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19 COVID Thoughts #12

Updated: 6 days ago

I’ve been thinking about the duality in big data a lot since lockdown. The day it happened myself and Lauren Shannon Jones pitched a new show to Fringe called Deepfake. It was commissioned and slated for Fringe 2020 but last week was postponed until 2021 due to COVID. Through the participation of an audience member and a live metamorphic video filter and audio manipulation algorithms the piece will explore identity, intimacy and truth through the process of creating a live deepfake. It also unpacks some of the ideas around big data and how bodies are converted to data, edited to fit societal ideals; and personalities and desires are reduced to a mineable, monetary substance.


This is the age of machine learning and big data where public and private spheres are ever increasingly permeable. I remember while reading Shoshana Zuboff’s The Age of Surveillance Capitalism her discussion of instrumentarianism. It outlines how governments and corporations use technology and infrastructure to manipulate people in subtle but effective ways. Combining predictive patterns with desired outcomes, it turns people into ‘instruments’ that that can be manipulated in predictable ways to achieve predetermined goals. In order to achieve this, applications and search engines record every aspect of our daily interactions and mine them for the raw data.


While the dangers of big data are have been clear —the Chinese government using the processes to undermine the freedoms of its citizens, Facebook using it to undermine state regulatory processes in order to maximise stakeholder profits, Cambridge Analytica using it to alter the course of elections —during the pandemic we have witnessed some of the benefits —the Irish government use of big data collection and predictive algorithms to more effectively create effective public health policy during the Pandemic.

This week the government, following on from a number of other countries, have created a contact tracing application for phones. It uses Bluetooth to determine whether you’ve been in close contact with someone who’s tested positive for COVID. The app asks for permission to collect and share anonymous data in order to facilitate contact tracing. ‘Contact’ is anyone who has been closer than two metres for more than 15 minutes. That list is compiled using ‘beacons’ that are identified by a string of numbers that change every 10 to 20 minutes. If two phones are in close contact, they exchange their active ID, and that list is stored on the users phones for 14 days. For privacy purposes, the beacons are random and not tied to the user’s identity. The technology has been developed using a method devised by Apple and Google, but the government insists that none of the information in the app will be shared with the tech giants.This technology has clear benefits in the potential to save lives but I wonder what this focus on distance and isolation from people is going to do to us.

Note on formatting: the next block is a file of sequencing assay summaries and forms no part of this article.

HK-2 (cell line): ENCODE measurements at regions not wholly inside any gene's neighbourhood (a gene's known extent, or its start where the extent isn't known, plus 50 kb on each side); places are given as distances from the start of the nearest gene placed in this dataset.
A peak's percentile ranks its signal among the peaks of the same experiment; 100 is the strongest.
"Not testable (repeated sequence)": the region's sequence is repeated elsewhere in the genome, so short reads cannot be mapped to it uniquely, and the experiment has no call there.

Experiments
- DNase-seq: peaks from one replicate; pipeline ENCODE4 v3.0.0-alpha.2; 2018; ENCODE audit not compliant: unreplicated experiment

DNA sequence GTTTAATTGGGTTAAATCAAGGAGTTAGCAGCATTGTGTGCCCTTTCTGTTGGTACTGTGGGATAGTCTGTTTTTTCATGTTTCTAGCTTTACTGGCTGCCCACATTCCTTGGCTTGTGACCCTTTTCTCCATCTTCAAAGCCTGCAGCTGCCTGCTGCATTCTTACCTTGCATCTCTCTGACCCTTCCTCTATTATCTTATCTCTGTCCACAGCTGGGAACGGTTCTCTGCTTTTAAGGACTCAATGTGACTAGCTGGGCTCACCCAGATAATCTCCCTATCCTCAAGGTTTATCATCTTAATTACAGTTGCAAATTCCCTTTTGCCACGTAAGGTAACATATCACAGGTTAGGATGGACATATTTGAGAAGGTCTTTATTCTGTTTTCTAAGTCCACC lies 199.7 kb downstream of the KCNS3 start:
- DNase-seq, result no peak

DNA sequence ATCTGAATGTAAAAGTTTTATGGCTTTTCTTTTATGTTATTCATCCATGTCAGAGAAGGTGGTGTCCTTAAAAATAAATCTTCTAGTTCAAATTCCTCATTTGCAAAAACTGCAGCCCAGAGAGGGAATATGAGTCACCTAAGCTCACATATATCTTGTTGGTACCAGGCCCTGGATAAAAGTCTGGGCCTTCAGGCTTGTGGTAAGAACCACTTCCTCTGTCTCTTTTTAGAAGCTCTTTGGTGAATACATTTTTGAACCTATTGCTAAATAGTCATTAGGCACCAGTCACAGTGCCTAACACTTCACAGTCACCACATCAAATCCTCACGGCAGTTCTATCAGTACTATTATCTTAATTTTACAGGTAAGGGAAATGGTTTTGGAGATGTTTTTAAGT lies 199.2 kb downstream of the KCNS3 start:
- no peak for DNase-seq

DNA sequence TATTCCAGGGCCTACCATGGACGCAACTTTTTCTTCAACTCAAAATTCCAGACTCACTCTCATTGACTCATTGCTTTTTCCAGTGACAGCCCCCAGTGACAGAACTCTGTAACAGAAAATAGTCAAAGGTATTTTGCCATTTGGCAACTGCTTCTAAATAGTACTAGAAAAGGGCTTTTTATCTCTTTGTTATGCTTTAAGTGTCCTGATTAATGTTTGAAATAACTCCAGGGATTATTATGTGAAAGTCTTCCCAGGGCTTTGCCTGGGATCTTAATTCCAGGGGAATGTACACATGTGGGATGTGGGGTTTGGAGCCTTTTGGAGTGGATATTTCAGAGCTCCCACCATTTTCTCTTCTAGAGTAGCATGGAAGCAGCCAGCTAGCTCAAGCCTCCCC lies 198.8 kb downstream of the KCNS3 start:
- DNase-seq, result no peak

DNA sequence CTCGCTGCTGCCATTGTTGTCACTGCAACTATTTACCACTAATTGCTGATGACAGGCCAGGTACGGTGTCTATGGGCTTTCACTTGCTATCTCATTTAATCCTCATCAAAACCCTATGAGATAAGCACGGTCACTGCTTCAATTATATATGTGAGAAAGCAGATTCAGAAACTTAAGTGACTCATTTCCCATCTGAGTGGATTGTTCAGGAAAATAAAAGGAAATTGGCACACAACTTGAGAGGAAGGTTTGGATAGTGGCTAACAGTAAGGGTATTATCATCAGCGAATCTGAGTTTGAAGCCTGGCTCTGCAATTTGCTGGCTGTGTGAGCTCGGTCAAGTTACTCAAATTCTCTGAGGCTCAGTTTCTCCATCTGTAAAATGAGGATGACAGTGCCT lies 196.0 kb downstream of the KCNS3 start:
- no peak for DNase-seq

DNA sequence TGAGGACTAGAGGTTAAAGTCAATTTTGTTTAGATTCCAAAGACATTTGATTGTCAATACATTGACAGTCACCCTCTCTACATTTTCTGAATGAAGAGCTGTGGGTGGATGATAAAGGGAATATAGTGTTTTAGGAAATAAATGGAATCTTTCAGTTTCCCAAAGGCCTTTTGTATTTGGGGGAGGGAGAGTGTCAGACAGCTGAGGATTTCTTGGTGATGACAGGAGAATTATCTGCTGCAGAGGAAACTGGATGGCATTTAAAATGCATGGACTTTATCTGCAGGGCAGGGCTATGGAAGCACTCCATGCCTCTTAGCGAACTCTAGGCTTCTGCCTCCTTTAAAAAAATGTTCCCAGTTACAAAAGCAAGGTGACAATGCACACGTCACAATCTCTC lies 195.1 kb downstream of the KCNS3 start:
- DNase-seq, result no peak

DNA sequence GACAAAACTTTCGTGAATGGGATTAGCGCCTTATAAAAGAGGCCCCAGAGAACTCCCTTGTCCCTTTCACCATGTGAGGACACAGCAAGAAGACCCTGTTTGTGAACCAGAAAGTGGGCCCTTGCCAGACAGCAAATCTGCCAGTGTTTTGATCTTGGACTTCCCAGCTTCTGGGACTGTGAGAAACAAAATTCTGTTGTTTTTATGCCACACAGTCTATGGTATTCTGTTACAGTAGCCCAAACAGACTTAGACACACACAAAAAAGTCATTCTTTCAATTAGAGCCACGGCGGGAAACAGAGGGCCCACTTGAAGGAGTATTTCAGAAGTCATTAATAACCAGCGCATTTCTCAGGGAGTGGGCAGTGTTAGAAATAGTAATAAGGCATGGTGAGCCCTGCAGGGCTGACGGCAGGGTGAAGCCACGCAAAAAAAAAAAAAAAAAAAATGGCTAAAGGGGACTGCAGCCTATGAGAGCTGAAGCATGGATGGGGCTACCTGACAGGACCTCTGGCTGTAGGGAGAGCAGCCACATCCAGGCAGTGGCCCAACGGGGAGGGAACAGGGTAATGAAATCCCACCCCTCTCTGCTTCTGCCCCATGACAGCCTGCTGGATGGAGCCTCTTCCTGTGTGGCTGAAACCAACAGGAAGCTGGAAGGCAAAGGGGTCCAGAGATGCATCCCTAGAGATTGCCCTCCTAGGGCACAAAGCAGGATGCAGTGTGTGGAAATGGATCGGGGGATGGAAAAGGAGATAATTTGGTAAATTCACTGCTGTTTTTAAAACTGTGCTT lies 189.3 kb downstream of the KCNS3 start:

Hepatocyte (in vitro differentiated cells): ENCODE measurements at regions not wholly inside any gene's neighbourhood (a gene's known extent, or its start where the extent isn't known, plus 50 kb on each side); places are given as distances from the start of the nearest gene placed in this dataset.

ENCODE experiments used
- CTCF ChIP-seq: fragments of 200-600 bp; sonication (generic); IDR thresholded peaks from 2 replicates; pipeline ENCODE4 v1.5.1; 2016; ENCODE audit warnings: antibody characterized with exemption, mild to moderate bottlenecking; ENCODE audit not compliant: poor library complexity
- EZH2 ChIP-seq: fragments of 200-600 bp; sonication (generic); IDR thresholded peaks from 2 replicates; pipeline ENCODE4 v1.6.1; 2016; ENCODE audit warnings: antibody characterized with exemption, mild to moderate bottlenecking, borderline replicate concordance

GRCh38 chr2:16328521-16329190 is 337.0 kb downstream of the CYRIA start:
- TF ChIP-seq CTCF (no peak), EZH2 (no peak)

Olivia Lang, in a 2015 long read title The Future of Loneliness for the Guardian, wrote about how the internet promised an end to the isolation of loneliness but never delivered. This relationship between the public and the private has been primed for years. She notes then how:

Knowing that the internet was becoming a site of shaming eroded the feeling of safety that had once made it seem such a haven for the lonely.[...] This growing entanglement of the corporate and social, this creeping sense of being tracked by invisible eyes, demands an increasing sophistication about what is said and where. The possibility of virulent judgment and rejection induces precisely the kind of hypervigilance and withdrawal that increases loneliness. With this has come the slowly dawning realisation that our digital traces will long outlive us.”


She recalls a conversation about loneliness with Ryan Trecartin, who saw her belief in solid, separate selves as hopelessly outmoded. She writes of his view, that “everyone [is] perpetually slipping into each other, passing through ceaseless cycles of transformation; no longer separate, but interspersed.”


I think that COVID will challenge this but I don’t know how. It might make us more solid; more aware of ourselves and the space we occupy and who with. Or it might just be another transformation making us more connected, less separate. Or a mixture of both on various local and global scales. Either way, we are not now as we once were.

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© Eoghan Carrick | Dublin, Ireland | eoghan.carrick@gmail.com